Contributed by: ElyseRomano Thursday, December 08 2016 @ 01:30 pm
Since Tinder launched in 2012, new users have been given two options to describe themselves: male or female. For much of the population, the decision was easy. But for a significant portion, those two words posed a problem.
Transgender and gender non-conforming Tinder users had no way to accurately identify, and many experienced harassment as a result. When news of their troubling experiences reached company CEO Sean Rad, he decided the app was in need of an update.
New Tinder users are now presented with three options: 'male,' 'female,' and 'more.' Selecting 'more' reveals dozens of new terms members can use to describe their identity. The company partnered with media advocacy organization GLAAD to develop a list of nearly 40 auto-fill suggestions. Users can also type in their own perferred terms.
A company blog post announcing the update said: “Every new person in your life expands your horizons in some way. Inclusion and acceptance drive this expansion, and we want Tinder to reflect the world that surrounds us every day.”
“We haven’t had the right tools to serve our diverse community in the past, but that changes today,” the post continued. “In addition to this new feature, we are learning to be a better ally to transgender and gender non-conforming communities by allocating additional resources to our support team, which includes educating our staff about the challenges facing these communities.”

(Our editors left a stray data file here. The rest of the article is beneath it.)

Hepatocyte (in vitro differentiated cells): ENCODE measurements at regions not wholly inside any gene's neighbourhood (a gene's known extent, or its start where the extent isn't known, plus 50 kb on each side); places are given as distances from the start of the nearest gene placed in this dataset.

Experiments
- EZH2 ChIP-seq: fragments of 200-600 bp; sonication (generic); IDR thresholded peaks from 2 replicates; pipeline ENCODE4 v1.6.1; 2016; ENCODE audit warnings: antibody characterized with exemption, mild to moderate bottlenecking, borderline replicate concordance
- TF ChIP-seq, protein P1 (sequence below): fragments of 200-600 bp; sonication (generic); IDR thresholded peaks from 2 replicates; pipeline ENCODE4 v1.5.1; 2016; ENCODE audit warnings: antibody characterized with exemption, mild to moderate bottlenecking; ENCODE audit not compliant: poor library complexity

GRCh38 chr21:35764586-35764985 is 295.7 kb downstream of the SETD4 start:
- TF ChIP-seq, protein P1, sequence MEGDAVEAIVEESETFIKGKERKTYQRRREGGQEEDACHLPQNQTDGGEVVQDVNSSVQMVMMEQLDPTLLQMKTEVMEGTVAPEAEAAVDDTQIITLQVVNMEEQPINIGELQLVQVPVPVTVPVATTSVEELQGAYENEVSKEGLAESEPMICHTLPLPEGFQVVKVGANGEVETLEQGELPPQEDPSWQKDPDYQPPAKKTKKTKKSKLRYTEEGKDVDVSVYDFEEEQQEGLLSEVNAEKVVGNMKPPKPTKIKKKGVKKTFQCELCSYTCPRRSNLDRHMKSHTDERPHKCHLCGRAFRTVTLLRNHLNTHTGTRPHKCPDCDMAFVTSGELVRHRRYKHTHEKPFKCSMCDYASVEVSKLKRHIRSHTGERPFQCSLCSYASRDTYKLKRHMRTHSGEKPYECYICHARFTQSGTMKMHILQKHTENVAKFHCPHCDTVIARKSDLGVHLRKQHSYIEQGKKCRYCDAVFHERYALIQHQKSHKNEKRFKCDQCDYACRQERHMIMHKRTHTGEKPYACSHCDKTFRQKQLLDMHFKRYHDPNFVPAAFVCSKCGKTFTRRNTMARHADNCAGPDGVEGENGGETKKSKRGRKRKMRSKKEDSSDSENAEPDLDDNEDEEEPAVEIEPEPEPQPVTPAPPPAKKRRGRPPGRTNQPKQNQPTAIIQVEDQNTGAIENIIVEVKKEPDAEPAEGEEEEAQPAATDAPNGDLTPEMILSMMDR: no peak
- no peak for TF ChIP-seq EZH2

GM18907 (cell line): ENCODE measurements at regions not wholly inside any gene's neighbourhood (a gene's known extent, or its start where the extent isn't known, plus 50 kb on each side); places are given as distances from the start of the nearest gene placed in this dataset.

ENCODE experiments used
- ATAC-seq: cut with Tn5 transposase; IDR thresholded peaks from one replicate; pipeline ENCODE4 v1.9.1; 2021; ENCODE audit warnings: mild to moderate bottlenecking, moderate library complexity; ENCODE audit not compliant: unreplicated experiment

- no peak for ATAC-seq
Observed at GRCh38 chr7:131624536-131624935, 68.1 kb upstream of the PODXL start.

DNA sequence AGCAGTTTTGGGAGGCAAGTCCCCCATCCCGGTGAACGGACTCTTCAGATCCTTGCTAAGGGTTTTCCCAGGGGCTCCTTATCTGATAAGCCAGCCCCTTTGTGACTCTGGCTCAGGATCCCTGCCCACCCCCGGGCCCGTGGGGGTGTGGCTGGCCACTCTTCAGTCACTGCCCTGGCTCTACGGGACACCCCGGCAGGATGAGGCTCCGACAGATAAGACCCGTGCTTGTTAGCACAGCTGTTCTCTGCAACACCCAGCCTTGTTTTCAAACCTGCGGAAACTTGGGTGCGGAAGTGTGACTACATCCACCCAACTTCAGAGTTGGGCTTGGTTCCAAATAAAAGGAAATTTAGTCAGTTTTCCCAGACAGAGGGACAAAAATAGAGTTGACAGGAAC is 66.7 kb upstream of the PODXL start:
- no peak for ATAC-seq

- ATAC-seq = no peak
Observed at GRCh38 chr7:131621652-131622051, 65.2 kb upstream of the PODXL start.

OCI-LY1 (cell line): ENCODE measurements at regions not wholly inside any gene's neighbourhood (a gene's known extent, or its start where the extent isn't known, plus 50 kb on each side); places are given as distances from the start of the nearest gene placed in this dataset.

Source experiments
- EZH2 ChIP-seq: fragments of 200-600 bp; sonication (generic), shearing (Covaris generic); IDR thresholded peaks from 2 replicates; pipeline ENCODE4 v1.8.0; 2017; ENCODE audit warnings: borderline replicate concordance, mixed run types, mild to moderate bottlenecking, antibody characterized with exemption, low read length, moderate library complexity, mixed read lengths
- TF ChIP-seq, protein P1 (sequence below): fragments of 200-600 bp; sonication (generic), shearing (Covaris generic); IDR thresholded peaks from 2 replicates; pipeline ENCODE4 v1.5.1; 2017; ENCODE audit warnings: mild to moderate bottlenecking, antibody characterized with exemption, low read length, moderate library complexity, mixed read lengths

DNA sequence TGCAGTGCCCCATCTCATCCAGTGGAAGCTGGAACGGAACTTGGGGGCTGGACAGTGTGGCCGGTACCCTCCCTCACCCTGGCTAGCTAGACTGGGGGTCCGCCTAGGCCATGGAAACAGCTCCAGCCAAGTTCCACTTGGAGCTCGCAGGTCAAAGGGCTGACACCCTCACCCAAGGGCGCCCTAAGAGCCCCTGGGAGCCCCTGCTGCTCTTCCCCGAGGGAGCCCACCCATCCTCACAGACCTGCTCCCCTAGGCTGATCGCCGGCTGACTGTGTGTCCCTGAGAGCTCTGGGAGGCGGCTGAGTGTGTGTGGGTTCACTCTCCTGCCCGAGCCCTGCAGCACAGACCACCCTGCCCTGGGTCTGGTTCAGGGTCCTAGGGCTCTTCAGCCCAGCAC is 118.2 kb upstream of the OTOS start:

Two other progressive changes are coming along with the expanded identity options. Users now have the ability to display their gender “front and center” (as Rad puts it) on their profiles. They can also choose whether they prefer to show up in results for women or for men. Tinder says it will welcome back users who left due to harassment, as well as any users who were wrongly banned in the past after their profiles were flagged as fake.
“It’s important for a major company like Tinder, which has tens of millions of users around the world, to send this message that transgender people are welcome on the platform,” GLAAD’s Nick Adams told Time[*1] . “Transgender people are part of the fabric of our American culture. They are part of your dating pool. And that is just the modern world in which we live.”
Reaction to the news has largely been positive, but it's not without its critics. Some have pointed out that the update doesn’t stop you from being matched with users who aren't interested in transgender or gender non-conforming partners. Others say they fear more targeted abuse if their identity is clearly displayed.
Now that Tinder has taken this giant step towards inclusivity, its next task is to refine. The company should make an effort to examine how these communities use and experience the app in order to offer the safest and most effective user experience possible. For more information on this dating app, check out our review of Tinder.